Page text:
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N.S. small businesses hopeful for regional travel bubble to help with loss of cruise season

Coronavirus outbreak: Halifax feeling economic hit of cruise ship season cancelling
The port city of Halifax city is feeling the hit of the cancellation, but that economic impact will extend throughout the region. Alexa MacLean has more.

The recent announcement that the 2020 cruise ship season for the Port of Halifax will be suspended due to the pandemic means millions of dollars in revenue will be lost, not only for the provincial economy but small businesses that rely on international visitors for a large proportion of their sales.

“International visitors would represent roughly about $15 million in revenue,” Dennis Campbell said, the CEO of the Ambassatours Gray Line tour company in Halifax.

The 2020 season was expected to be a record-setting year for the largest number of vessels on the schedule to visit Halifax.

“We were looking at 203 vessel calls, carrying 350,000 cruise guests,” Lane Farguson said, spokesperson for the Halifax Port Authority.

READ MORE: Halifax cruise season suspended due to coronavirus pandemic

The impact of cruise ship tourism is wide reaching for the provincial economy as a whole. Most guests depart in the early morning hours when their vessels dock and head out on excursions within a 1.5-hour range of the city, spending money as they go.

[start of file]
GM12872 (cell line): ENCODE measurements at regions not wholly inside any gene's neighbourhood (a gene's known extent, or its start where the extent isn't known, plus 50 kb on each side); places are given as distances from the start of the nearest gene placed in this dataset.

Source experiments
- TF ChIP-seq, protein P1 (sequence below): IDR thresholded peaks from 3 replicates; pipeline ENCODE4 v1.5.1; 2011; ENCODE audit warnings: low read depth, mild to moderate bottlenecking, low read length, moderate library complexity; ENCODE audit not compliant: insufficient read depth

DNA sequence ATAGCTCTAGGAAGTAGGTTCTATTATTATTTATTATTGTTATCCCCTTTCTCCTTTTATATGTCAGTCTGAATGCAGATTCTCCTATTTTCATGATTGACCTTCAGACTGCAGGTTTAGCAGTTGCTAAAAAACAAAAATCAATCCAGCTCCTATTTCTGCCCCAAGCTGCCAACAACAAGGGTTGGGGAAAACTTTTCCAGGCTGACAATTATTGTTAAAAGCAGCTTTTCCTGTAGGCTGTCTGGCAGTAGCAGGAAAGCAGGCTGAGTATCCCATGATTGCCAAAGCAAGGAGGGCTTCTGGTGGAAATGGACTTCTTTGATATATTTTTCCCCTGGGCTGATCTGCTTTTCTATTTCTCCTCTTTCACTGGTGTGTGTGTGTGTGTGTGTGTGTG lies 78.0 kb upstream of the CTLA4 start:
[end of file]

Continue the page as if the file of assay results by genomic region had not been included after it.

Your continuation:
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“Places like Peggy’s Cove are very popular. Lunenburg as a UNESCO World Heritage Site, the Annapolis Valley has been really growing in popularity for wine tours. Plus, a lot of other guests will just take their own self-guided tours through Halifax,” Farguson said.

For visitors that opt to wander throughout the downtown core, small businesses reap the benefits.

One of those businesses is Garrison Brewing Company, directly across from the cruise ship terminals.

“They don’t show up, then that money’s not spent and that beer is not sold and that doesn’t come back,” Brian Titus said, the founder and president of Garrison Brewing. “So really what we have to do is kind of look at this as a year that’s not going to be a record year.

“We’re going to make money but we’re not going to make a lot. We’re going to be able to keep people employed, as we have been to this point.”

READ MORE: Large cruise ships banned from Canadian waters until Oct. 31

The loss of the cruise ship season has many small businesses now focused on the local community for support. The ultimate hope is that a regional travel bubble will be created with the Atlantic provinces, but that is all contingent on how effectively the spread of the COVID-19 virus is contained.

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“We’re hoping people will travel within that region and so we’ll meet some new friends, some Atlantic Canadians and that will be great. We’ll share a beer and it will be wonderful,” Titus said.

Regardless of whether Nova Scotia opens its borders to out of province guests, Campbell is confident the season will still be a success for local staycationers.

“This is still going to be something that we can have a half-decent season with our vessels on the water, and our Harbour Hopper and restaurants, and patios, and so on,” he said.